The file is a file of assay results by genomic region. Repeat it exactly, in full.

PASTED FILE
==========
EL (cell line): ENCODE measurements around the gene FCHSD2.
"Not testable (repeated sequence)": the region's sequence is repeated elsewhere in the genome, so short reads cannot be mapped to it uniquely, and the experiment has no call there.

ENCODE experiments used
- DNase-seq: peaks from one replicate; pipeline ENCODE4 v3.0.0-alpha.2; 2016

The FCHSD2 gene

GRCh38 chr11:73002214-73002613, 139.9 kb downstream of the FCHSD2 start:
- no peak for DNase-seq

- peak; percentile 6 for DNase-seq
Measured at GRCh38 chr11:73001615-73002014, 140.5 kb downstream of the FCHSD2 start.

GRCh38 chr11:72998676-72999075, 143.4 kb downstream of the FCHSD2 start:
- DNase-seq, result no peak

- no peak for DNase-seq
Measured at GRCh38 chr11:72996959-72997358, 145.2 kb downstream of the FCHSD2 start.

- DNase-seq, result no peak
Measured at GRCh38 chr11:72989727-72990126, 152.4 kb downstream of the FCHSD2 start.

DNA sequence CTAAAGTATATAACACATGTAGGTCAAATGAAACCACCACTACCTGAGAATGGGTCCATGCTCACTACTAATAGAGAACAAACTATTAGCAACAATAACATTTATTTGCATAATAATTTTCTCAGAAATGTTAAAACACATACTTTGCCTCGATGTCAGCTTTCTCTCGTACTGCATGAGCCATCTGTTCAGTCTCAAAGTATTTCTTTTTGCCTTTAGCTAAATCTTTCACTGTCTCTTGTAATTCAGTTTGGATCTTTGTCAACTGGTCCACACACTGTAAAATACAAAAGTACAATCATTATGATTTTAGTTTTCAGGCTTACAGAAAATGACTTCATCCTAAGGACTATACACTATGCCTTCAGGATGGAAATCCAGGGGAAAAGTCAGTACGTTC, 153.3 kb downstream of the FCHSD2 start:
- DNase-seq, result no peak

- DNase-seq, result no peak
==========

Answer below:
EL (cell line): ENCODE measurements around the gene FCHSD2.
"Not testable (repeated sequence)": the region's sequence is repeated elsewhere in the genome, so short reads cannot be mapped to it uniquely, and the experiment has no call there.

ENCODE experiments used
- DNase-seq: peaks from one replicate; pipeline ENCODE4 v3.0.0-alpha.2; 2016

The FCHSD2 gene

GRCh38 chr11:73002214-73002613, 139.9 kb downstream of the FCHSD2 start:
- no peak for DNase-seq

- peak; percentile 6 for DNase-seq
Measured at GRCh38 chr11:73001615-73002014, 140.5 kb downstream of the FCHSD2 start.

GRCh38 chr11:72998676-72999075, 143.4 kb downstream of the FCHSD2 start:
- DNase-seq, result no peak

- no peak for DNase-seq
Measured at GRCh38 chr11:72996959-72997358, 145.2 kb downstream of the FCHSD2 start.

- DNase-seq, result no peak
Measured at GRCh38 chr11:72989727-72990126, 152.4 kb downstream of the FCHSD2 start.

DNA sequence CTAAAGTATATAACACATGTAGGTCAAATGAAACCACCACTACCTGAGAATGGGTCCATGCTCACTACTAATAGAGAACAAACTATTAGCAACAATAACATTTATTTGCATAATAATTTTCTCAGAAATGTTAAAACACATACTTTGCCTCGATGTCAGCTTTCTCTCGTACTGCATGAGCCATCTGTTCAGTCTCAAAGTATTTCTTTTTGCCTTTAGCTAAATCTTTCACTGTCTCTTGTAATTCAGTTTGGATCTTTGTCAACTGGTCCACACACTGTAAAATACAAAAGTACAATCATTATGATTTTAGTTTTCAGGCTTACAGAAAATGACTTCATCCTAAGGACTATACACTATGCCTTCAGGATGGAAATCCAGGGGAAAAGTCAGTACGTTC, 153.3 kb downstream of the FCHSD2 start:
- DNase-seq, result no peak

- DNase-seq, result no peak